Honoring a golf great




Lisa Paine — Sports Editor

Lisa Paine — Sports Editor

It was good to see that Billy Casper was awarded the 2010 PGA Distinguished Service Award at Whistling Straits in Kohler, Wisc. this past weekend. Casper, who honored Grand Blanc with his presence in 2008 to celebrate the 50th anniversary of the Buick Open, is considered one of golf’s greats. That’s an understatement that has been underscored over the decades, as Casper owns three majors among 51 PGA Tour titles.

At 78 years young, Casper was bestowed with the PGA’s highest honor during the 92nd PGA championships at the prestigious course along Lake Michigan.

The charismatic champion of golf for all ages, Casper started his PGA Tour career in 1956, and more than 20 years later in 1978 was inducted into the World Golf Hall of Fame. He was said to be speechless upon hearing of his newest honor, said the good folks at the PGA Tour.

“As impressive as Billy Casper was on the golf course, perhaps his greatest talents come from his ability to connect with people, earning the admiration of his peers past and present, and serving as a shining example of how we all can give back to others,” said PGA of America President Jim Remy on Saturday.

Casper turned pro in 1954 and in that first year earned a whopping $18,733, quite a comparison to today’s million dollar prizes. He did get a car, too, a salmon 1959 Buick Invicta that he surprised the media with at the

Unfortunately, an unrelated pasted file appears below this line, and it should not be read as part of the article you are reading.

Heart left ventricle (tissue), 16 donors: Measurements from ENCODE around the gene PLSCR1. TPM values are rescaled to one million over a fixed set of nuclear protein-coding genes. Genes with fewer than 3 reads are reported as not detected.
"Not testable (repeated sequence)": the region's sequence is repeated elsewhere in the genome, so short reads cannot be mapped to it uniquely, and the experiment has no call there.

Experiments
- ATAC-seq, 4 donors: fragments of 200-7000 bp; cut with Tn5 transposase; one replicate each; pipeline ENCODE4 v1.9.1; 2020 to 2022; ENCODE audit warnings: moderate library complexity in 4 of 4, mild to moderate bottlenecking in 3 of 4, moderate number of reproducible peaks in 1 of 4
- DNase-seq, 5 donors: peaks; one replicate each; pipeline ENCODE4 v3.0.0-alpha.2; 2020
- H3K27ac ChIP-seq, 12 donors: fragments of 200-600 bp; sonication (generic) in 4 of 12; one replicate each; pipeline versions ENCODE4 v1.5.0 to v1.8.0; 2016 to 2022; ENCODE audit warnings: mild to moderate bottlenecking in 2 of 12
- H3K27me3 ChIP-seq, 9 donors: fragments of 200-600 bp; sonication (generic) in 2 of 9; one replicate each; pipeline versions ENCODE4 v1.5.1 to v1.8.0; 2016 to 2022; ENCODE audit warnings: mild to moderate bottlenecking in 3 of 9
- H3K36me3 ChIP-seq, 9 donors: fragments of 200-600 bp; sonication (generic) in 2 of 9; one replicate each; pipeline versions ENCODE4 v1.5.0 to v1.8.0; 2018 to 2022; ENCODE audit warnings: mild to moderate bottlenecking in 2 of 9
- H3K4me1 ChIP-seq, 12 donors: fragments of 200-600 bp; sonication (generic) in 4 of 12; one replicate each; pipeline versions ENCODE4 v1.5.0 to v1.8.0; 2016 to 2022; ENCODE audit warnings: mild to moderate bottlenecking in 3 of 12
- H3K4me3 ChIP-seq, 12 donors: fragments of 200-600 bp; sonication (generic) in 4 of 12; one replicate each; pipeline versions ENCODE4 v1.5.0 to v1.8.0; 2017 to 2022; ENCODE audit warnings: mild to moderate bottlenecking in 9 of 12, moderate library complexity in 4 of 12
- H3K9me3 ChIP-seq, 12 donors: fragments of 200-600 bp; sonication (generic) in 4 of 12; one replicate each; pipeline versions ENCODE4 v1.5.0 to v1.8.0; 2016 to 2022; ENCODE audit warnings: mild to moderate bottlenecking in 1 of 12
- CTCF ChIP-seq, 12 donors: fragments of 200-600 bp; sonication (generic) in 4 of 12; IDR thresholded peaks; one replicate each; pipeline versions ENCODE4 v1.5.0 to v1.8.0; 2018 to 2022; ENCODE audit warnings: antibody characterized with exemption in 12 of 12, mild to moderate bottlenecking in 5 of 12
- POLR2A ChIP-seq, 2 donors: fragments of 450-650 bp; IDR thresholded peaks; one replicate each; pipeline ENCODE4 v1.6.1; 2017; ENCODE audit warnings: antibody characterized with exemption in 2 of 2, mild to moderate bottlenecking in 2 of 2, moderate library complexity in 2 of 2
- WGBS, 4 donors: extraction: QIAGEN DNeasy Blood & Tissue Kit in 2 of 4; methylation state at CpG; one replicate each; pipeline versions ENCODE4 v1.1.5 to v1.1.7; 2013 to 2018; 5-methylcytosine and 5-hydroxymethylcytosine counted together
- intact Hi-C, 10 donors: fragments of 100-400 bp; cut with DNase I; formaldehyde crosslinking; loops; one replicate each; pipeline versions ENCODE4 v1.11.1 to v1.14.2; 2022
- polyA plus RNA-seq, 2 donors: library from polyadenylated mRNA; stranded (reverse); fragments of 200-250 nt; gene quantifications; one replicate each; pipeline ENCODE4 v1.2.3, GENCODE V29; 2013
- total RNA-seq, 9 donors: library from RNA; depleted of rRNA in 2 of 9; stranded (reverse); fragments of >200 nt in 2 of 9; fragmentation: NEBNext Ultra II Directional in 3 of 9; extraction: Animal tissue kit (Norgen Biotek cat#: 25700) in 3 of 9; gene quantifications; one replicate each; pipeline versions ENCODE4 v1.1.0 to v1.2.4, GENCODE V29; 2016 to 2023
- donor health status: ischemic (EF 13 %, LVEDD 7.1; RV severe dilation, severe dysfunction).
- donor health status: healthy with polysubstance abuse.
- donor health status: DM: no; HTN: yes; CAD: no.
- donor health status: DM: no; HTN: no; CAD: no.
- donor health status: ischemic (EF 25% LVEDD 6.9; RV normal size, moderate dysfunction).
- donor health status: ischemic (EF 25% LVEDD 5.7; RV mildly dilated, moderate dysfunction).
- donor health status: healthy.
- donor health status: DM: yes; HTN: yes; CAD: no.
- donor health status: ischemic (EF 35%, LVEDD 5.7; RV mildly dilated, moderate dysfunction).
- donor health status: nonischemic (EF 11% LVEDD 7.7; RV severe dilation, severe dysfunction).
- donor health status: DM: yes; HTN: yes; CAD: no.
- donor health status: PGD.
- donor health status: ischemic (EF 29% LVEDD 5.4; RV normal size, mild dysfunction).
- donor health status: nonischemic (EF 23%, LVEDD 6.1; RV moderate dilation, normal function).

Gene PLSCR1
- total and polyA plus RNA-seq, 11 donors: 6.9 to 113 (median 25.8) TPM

2008 Buick Open media day when he drove a vintage replica around front from behind the clubhouse parking lot. He and then defending champ Brian Bateman playfully fought over the larger-than-life trophy that Buick bestowed upon its winner. Casper won the inaugural event in 1958 and the Buick that flanked them made for great photos, great conversation, and spoke volumes for Billy’s love of golf, cars and what the game had done for him in his day.

Casper’s 51 titles rank him as No. 7 on the all-time PGA Tour victory list and he’s still the alltime

leading point winner in U.S. Ryder Cup history. Forget about letting Tiger play. Let’s put Billy back in the line up!

You can see the good-natured sense of humor Casper still has today when you learn of the title of his soon-to-bereleased book, The Magnificent Fourth—his own homage to the Greats, Nicklaus, Palmer and Player, the very celebrated Big Three of Golf, whose names were often spoken before his. He simply says that he was not as well known as his counterparts.

Getting back to the Ryder Cup, Casper played on eight straight U.S. squads from 1961-1975, notching a 20- 10-7 overall mark, earning 23-1/2 points, the most by any American. He was captain in 1979, the year he led the U.S. team to a 17-11 win at Greenbrier in West Virg. His final PGA Tour win was the 1975 NBC New Orleans Open. He then switched to the seniors, now called Champions Tour, posting nine more wins.

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